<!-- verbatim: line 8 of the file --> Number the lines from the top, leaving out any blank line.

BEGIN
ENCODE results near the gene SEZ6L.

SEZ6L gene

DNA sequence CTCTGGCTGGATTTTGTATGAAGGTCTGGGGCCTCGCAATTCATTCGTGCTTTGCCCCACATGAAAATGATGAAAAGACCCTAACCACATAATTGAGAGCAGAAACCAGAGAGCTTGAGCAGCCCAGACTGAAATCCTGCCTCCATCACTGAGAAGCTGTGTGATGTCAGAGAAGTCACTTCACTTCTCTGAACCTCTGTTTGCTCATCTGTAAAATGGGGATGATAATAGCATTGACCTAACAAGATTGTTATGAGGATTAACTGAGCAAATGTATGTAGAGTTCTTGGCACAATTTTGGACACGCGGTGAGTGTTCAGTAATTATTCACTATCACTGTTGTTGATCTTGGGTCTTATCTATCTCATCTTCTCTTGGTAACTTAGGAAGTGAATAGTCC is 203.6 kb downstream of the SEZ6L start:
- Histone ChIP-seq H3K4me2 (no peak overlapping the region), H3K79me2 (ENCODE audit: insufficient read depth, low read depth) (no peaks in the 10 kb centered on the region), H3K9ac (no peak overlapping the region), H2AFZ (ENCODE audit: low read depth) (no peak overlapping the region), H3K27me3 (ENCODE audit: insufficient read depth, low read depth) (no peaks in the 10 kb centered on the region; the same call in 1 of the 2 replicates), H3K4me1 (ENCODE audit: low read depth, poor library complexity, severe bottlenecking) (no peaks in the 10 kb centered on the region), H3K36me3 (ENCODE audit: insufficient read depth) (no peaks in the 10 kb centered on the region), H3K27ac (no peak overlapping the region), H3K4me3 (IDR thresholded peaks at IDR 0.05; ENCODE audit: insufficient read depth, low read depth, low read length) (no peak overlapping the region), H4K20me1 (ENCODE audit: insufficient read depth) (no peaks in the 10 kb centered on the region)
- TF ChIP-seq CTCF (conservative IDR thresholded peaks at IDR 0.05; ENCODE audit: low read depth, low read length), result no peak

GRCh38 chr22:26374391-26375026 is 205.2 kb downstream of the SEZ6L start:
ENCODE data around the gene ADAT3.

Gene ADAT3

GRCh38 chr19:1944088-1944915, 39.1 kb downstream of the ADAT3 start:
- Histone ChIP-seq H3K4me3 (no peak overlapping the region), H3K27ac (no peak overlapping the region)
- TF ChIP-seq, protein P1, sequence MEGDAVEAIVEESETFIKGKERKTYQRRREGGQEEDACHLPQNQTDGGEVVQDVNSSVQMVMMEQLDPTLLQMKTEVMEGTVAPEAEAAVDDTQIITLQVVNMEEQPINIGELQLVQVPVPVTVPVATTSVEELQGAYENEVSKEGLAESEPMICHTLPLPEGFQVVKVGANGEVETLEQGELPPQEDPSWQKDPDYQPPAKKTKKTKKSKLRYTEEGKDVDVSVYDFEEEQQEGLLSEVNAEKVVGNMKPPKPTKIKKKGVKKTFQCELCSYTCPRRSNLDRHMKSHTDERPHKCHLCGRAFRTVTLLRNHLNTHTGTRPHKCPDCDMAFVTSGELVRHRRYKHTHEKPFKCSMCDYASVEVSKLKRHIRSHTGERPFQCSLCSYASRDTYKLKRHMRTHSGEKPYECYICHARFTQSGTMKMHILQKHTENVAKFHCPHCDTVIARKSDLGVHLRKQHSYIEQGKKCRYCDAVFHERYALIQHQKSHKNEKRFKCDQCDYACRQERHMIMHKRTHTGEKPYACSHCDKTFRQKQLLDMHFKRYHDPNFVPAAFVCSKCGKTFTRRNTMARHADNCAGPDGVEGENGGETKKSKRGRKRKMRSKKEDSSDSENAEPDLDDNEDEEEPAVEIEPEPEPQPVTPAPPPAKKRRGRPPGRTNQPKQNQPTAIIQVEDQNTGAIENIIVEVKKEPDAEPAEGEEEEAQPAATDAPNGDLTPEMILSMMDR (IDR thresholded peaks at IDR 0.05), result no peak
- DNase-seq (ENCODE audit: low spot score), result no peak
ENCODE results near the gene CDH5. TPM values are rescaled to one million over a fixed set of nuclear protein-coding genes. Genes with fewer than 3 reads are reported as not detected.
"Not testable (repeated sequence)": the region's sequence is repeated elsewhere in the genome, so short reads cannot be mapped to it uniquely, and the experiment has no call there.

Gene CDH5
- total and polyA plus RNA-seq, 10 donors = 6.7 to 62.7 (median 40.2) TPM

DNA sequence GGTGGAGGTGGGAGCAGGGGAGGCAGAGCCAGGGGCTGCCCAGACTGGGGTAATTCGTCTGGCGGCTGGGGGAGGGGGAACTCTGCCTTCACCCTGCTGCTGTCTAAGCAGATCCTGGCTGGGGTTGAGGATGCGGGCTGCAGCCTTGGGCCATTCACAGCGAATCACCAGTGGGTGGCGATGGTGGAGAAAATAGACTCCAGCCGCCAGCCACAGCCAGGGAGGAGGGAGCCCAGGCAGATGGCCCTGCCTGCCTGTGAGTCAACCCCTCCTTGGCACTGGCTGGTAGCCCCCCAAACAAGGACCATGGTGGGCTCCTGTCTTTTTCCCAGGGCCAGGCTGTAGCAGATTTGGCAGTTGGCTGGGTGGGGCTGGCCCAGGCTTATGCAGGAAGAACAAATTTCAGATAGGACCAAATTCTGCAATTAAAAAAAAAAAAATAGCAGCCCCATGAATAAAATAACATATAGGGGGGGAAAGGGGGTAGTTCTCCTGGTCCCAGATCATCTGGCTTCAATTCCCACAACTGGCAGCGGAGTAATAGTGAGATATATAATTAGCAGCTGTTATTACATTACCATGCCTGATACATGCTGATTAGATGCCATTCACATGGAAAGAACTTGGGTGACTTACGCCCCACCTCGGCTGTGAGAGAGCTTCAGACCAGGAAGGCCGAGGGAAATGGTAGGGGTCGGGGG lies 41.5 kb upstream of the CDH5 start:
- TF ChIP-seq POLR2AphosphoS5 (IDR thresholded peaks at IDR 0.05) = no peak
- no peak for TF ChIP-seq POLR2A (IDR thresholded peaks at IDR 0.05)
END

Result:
Gene ADAT3